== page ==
A blog by me, Double Dipping: Nuclear exploit, fake BSOD, support scams, refers to two very interesting blogs by Martijn Grooten – Compromised site serves Nuclear exploit kit together with fake BSOD – and Jérôme Segura  – TechSupportScams And The Blue Screen of Death.

David Harley

Support scam paper at Virus Bulletin 2014

If you keep an eye on the support scam resources page on this site, you’ll have noticed that Malwarebytes’ Jérôme Segura has written quite a few pieces on the topic (more than I have recently), demonstrating that the game is still afoot, even if the rules have changed.

At Virus Bulletin, later this week, Jérôme presents his paper ‘Tech Support Scams 2.0: an inside look into the evolution of the classic Microsoft tech support scam‘: it’s scheduled for 16.00 on Thursday 26th. I’m sure it will be well worth hearing, and I’m only sorry I can’t be there to hear it. (Though I do have a paper being presented there by my co-authors Aleksandr Matrosov and Eugene Rodionov:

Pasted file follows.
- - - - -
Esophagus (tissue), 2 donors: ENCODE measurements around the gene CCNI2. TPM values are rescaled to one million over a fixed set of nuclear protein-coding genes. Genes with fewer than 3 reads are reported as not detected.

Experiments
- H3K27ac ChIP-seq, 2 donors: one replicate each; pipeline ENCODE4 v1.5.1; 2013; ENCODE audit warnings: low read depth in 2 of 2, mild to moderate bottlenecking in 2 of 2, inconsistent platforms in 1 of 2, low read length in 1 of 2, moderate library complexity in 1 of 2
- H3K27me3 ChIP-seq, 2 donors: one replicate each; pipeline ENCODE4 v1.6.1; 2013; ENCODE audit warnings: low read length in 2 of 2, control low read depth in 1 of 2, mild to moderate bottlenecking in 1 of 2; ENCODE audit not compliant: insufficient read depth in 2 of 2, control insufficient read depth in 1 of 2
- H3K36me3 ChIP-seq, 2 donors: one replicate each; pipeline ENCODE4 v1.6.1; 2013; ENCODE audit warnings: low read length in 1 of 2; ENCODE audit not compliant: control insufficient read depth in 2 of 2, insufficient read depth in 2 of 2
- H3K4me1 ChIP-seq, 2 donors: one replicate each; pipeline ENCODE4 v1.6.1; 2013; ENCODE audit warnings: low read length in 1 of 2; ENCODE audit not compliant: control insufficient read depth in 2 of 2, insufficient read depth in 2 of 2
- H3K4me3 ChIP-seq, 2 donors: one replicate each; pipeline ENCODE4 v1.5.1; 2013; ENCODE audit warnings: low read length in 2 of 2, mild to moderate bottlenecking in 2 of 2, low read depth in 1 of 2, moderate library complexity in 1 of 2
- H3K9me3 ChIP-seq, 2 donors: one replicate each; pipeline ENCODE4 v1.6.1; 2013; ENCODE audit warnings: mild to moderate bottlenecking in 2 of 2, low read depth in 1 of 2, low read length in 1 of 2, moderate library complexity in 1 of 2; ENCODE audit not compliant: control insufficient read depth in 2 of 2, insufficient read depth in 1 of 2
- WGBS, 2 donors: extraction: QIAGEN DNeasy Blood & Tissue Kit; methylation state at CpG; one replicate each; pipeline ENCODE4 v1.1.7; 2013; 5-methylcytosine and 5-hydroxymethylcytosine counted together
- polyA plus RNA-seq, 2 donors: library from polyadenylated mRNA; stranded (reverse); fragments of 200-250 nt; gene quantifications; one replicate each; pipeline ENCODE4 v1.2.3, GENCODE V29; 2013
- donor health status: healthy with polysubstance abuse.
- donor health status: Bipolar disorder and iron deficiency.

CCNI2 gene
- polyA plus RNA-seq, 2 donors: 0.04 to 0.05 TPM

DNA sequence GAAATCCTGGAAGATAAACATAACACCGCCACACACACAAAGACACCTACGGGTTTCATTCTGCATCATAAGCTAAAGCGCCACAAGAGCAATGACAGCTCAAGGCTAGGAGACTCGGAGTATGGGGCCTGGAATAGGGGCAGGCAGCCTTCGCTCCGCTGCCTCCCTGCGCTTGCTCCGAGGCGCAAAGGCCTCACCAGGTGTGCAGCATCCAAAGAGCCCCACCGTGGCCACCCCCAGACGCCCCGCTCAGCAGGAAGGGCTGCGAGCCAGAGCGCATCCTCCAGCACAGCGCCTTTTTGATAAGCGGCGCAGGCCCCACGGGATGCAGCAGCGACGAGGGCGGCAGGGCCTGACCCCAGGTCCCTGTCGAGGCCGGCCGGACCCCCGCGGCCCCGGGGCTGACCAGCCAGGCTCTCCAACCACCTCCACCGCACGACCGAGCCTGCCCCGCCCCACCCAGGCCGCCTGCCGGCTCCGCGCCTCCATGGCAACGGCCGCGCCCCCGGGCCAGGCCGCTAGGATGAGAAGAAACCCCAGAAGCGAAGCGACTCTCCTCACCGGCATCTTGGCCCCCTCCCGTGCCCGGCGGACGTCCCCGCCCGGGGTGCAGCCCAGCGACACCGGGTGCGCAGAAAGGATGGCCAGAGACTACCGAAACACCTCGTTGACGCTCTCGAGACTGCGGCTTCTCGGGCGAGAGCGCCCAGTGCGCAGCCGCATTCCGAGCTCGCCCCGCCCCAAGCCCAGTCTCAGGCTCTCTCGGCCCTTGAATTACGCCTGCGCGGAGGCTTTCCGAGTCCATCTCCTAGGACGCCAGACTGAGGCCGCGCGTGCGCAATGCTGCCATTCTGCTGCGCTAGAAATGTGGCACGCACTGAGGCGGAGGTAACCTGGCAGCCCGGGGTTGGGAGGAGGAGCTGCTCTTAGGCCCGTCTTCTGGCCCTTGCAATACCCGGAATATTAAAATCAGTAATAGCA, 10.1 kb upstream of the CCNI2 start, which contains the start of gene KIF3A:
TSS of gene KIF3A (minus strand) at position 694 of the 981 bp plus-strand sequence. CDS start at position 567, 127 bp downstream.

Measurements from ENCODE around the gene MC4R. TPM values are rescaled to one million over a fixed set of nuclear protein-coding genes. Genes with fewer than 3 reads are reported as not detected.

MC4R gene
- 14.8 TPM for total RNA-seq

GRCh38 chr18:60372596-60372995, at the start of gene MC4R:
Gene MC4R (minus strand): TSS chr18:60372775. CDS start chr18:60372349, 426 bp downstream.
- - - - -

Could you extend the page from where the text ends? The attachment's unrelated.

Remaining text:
You may also recall that back in 2012 I wrote a paper with Martijn Grooten of Virus Bulletin, Steve Burn of Malwarebytes, and independent researcher Craig Johnston (a former colleague at ESET): My PC has 32,539 errors: how telephone support scams really work. (The same team also wrote a related paper for CFET: FUD and Blunder: Tracking PC Support Scams. As part of the run-up to Virus Bulletin 2014, Martijn gives a preview on the Virus Bulletin blog of what to expect from the presentation: VB2014 preview: Tech Support Scams 2.0: an inside look into the evolution of the classic Microsoft tech support scam.